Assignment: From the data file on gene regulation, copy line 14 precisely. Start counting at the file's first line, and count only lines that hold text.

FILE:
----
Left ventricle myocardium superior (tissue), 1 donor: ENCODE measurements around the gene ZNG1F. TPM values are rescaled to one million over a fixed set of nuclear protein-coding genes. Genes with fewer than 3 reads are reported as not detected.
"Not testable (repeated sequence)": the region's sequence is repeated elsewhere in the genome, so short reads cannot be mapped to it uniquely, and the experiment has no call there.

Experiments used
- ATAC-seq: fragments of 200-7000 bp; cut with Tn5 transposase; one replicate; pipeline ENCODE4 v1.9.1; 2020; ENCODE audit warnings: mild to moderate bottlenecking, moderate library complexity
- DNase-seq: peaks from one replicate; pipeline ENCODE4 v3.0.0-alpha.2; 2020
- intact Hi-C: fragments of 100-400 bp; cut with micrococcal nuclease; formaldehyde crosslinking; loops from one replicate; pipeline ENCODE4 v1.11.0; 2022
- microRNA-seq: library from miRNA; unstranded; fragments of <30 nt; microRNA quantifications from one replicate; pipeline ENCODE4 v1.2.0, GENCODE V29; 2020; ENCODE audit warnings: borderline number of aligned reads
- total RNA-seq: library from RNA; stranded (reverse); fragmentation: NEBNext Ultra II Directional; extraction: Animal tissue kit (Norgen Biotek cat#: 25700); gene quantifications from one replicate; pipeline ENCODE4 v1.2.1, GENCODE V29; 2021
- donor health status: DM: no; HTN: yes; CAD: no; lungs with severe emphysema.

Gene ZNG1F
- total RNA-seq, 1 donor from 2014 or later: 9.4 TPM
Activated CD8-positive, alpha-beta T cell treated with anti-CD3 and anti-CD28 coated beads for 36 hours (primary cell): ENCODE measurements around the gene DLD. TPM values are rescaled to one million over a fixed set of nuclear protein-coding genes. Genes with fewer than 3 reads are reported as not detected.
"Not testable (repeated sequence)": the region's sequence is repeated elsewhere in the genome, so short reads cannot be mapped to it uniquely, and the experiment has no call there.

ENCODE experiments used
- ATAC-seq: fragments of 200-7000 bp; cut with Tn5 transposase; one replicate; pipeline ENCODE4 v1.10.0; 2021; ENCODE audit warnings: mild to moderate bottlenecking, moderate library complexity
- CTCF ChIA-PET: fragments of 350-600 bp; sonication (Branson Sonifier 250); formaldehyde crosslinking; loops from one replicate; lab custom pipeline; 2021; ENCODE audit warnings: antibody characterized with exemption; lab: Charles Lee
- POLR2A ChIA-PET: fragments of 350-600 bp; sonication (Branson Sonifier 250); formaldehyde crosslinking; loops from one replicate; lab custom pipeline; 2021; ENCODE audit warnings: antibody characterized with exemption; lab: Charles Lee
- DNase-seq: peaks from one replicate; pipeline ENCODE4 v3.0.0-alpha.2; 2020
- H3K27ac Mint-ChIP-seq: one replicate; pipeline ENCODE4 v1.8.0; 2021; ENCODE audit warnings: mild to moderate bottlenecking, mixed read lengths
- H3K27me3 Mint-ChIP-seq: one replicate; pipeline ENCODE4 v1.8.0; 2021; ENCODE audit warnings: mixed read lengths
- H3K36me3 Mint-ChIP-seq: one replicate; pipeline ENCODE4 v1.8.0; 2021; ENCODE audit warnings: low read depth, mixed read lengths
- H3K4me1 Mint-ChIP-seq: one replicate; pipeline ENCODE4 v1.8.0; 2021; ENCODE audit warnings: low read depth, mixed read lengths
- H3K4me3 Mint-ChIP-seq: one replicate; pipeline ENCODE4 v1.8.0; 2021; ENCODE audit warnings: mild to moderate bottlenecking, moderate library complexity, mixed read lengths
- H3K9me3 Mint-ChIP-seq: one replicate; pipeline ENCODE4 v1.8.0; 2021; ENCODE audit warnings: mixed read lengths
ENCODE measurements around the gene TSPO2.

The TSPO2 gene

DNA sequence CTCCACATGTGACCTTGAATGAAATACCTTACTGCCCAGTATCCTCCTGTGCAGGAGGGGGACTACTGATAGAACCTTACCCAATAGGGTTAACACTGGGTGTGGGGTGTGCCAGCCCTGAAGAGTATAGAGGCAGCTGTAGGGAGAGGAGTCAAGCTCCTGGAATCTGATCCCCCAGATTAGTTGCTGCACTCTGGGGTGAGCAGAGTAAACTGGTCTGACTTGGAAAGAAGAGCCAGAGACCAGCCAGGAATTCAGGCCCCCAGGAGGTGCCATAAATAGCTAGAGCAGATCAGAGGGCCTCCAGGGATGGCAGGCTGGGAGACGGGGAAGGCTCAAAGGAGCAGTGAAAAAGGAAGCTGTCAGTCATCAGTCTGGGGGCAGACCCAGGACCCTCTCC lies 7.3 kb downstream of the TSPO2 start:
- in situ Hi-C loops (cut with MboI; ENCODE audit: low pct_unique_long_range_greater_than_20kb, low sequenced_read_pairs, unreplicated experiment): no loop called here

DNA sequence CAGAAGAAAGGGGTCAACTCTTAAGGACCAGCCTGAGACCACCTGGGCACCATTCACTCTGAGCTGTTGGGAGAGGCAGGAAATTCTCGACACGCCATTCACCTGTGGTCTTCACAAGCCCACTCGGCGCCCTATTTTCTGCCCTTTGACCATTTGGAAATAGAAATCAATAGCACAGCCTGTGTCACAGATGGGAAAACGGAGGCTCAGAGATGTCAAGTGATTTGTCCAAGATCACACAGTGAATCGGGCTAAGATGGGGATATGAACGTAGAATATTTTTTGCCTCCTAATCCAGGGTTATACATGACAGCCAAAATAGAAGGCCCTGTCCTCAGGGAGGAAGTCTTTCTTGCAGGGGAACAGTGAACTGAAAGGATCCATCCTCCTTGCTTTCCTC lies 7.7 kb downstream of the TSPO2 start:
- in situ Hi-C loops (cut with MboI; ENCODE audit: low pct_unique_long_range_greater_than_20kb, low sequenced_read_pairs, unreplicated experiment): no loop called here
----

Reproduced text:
ENCODE experiments used